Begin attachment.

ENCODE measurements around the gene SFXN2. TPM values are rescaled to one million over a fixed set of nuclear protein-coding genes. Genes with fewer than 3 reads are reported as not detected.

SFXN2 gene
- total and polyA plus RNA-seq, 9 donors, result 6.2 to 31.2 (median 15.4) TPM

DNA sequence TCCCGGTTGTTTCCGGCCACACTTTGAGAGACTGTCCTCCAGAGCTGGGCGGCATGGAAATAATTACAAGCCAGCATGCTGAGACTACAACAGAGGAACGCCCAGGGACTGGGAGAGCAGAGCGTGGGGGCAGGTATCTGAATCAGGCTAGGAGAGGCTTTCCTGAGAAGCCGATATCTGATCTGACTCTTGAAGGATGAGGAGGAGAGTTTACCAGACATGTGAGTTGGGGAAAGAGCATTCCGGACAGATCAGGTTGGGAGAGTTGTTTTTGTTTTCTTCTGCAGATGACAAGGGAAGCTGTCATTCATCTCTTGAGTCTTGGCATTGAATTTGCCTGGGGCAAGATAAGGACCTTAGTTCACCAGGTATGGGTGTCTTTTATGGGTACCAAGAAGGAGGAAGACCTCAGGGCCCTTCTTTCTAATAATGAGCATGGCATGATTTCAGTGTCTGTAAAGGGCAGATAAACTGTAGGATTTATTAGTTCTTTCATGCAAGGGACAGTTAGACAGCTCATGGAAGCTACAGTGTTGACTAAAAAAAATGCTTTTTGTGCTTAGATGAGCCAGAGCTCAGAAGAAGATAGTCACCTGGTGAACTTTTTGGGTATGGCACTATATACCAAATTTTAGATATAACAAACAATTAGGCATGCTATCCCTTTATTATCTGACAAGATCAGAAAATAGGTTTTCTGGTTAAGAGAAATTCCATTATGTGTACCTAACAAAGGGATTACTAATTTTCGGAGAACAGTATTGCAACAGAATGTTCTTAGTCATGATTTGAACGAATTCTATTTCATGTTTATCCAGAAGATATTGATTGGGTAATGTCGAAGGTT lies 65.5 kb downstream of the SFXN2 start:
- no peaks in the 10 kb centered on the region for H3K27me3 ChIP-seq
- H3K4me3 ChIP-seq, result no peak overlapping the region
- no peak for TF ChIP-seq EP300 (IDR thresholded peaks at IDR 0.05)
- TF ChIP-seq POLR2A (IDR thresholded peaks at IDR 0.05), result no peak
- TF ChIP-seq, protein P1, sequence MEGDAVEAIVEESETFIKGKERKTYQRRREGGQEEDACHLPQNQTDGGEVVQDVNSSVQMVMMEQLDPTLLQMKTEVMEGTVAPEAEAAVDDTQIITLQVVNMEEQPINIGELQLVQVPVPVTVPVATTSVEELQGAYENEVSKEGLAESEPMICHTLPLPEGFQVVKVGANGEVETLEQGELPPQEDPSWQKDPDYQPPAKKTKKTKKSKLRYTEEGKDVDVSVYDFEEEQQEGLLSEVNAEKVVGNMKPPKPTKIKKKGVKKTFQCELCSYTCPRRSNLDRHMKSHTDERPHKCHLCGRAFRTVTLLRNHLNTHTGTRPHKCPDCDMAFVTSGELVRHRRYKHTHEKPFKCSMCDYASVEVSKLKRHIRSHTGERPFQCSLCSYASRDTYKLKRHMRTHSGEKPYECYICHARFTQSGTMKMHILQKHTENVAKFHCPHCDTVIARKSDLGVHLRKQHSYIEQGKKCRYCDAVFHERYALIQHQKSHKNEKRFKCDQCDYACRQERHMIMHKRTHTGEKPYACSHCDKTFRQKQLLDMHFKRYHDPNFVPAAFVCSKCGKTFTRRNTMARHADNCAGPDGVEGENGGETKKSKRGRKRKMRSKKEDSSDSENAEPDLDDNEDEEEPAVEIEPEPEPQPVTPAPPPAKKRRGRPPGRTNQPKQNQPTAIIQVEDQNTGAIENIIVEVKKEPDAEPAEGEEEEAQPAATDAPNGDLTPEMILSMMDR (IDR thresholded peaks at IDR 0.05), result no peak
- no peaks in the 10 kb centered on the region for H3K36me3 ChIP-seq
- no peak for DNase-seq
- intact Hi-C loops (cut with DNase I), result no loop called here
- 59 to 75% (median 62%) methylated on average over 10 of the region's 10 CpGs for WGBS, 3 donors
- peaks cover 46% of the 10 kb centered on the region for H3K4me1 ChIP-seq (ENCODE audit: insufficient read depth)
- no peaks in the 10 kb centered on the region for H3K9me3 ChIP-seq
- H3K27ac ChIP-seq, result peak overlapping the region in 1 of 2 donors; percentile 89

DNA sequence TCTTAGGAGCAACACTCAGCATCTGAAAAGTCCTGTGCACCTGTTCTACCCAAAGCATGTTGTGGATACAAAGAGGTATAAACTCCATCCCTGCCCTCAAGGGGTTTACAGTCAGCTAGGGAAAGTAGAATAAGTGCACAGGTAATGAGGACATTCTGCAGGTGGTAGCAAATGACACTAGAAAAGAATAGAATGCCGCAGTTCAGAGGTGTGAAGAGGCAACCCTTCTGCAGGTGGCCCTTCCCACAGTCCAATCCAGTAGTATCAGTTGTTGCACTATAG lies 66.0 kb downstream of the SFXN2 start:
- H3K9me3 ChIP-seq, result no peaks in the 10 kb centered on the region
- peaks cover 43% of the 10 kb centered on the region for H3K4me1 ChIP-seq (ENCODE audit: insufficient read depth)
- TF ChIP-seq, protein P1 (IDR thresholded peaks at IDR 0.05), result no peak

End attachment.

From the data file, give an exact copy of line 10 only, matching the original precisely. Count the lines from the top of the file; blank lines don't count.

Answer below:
- no peaks in the 10 kb centered on the region for H3K36me3 ChIP-seq